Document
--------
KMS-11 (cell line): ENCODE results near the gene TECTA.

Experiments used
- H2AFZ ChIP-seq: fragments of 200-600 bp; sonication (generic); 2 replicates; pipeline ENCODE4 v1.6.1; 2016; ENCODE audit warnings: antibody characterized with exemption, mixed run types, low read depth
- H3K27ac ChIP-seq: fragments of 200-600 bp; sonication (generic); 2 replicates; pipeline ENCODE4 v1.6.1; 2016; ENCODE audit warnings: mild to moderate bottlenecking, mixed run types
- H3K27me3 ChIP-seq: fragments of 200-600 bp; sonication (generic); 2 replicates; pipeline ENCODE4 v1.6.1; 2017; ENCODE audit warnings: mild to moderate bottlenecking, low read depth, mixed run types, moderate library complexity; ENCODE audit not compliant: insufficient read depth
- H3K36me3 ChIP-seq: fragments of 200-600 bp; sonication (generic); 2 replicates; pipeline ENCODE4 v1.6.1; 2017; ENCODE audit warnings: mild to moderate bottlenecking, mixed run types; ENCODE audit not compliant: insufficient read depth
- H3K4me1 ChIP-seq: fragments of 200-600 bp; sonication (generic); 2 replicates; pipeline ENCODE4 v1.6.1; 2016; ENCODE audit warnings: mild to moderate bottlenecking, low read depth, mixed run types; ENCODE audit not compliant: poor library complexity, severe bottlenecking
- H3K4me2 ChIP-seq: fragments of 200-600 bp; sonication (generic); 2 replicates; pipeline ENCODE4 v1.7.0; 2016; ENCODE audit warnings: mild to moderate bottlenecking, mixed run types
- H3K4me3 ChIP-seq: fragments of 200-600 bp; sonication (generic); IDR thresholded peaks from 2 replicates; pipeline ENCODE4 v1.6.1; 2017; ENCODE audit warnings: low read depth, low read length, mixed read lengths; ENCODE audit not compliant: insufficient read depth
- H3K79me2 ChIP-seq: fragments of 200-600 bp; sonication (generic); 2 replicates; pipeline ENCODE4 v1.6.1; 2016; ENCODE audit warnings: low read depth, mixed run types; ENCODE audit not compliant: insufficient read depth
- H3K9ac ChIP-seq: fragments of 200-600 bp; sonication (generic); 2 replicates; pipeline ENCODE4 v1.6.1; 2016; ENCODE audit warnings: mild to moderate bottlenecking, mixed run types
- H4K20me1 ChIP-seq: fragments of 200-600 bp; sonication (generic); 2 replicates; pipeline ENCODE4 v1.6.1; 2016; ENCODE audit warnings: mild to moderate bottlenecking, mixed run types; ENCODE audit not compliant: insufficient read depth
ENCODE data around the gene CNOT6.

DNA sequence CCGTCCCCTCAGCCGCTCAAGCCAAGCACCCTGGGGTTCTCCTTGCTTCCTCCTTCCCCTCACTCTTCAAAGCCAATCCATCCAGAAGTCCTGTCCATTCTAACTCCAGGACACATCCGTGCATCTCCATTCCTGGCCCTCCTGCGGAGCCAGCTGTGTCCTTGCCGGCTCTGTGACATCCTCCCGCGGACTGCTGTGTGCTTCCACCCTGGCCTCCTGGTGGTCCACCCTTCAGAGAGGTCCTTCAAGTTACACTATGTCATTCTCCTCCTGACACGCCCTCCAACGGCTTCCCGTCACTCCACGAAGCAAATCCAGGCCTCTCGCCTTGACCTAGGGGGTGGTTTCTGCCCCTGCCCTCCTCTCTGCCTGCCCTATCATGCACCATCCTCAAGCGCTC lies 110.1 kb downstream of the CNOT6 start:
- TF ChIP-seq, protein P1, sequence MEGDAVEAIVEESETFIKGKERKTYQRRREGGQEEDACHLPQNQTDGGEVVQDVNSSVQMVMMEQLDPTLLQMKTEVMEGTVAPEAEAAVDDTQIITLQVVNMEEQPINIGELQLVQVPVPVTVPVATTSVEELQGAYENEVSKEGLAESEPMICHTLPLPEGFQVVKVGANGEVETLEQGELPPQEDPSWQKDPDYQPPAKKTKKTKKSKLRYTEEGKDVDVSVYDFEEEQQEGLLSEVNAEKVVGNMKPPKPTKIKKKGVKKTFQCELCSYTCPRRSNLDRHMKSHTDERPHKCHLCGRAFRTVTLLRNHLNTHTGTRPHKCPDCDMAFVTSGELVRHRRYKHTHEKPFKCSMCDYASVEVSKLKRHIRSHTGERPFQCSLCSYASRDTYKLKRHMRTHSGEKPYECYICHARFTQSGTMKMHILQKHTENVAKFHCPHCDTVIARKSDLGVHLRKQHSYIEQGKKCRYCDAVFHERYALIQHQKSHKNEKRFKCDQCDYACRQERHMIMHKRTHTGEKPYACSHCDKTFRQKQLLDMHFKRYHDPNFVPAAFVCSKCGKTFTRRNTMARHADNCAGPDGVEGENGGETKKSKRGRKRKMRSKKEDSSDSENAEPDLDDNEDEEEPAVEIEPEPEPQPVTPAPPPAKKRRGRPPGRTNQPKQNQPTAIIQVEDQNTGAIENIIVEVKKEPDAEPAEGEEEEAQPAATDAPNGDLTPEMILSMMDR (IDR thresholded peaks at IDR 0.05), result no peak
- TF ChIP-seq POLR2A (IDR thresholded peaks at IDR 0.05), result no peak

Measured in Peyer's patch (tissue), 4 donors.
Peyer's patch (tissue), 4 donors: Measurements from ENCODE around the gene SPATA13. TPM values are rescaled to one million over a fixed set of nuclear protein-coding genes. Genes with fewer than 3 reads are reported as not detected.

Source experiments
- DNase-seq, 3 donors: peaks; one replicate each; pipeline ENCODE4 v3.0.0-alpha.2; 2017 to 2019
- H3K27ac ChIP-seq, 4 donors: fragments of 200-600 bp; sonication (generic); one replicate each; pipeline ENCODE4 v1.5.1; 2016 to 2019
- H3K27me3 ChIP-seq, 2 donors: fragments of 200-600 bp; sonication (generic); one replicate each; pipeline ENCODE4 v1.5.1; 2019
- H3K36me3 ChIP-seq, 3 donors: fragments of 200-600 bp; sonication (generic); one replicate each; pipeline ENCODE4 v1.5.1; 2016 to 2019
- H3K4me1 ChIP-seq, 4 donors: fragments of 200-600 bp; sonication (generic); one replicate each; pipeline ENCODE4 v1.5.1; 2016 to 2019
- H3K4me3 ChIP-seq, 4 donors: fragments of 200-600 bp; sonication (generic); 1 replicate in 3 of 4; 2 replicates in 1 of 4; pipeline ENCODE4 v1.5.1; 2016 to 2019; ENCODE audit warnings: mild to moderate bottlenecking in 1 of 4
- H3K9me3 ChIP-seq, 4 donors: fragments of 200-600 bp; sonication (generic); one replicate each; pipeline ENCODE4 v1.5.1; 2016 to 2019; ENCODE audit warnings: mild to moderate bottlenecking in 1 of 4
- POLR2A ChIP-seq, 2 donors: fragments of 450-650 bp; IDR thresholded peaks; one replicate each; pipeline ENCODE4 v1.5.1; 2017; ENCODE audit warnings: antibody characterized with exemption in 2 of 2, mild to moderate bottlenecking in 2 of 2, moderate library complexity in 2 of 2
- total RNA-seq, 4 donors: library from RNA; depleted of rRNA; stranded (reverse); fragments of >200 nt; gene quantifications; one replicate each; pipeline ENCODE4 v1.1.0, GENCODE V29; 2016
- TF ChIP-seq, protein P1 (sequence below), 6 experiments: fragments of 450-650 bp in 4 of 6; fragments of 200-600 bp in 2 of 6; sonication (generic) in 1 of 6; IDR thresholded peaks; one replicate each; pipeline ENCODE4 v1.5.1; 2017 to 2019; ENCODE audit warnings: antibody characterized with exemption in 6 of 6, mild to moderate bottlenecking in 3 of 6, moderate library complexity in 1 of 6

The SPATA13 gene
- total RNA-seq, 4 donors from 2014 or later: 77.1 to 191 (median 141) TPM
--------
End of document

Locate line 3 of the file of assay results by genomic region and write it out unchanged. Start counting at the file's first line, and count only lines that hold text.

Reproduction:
- H2AFZ ChIP-seq: fragments of 200-600 bp; sonication (generic); 2 replicates; pipeline ENCODE4 v1.6.1; 2016; ENCODE audit warnings: antibody characterized with exemption, mixed run types, low read depth